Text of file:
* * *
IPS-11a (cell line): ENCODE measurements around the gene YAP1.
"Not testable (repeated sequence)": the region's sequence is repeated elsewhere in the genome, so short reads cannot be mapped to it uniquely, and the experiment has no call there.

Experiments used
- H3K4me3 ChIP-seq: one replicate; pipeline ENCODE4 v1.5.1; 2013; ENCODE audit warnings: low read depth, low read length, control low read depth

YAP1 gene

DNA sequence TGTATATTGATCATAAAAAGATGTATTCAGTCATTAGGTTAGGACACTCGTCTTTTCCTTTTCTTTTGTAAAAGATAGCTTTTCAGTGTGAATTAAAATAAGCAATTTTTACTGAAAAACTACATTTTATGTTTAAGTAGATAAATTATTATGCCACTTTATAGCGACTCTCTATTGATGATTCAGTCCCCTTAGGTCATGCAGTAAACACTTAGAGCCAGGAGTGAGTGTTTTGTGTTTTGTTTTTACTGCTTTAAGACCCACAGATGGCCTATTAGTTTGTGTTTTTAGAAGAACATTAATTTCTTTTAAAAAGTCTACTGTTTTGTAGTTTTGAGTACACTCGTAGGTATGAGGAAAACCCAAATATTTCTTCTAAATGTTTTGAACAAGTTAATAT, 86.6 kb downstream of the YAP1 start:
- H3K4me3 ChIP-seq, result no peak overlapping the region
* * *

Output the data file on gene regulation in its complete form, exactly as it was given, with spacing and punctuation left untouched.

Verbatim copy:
IPS-11a (cell line): ENCODE measurements around the gene YAP1.
"Not testable (repeated sequence)": the region's sequence is repeated elsewhere in the genome, so short reads cannot be mapped to it uniquely, and the experiment has no call there.

Experiments used
- H3K4me3 ChIP-seq: one replicate; pipeline ENCODE4 v1.5.1; 2013; ENCODE audit warnings: low read depth, low read length, control low read depth

YAP1 gene

DNA sequence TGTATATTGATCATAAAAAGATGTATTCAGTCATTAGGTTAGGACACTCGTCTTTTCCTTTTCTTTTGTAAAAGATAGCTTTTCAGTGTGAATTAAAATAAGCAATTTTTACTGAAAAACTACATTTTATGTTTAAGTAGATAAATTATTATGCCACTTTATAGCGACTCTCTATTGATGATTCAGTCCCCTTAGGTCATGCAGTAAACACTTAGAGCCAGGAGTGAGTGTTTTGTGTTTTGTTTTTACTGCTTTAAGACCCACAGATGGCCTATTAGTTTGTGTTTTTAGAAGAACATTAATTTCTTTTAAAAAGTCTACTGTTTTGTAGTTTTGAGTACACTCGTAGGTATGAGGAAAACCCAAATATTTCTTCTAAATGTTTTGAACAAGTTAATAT, 86.6 kb downstream of the YAP1 start:
- H3K4me3 ChIP-seq, result no peak overlapping the region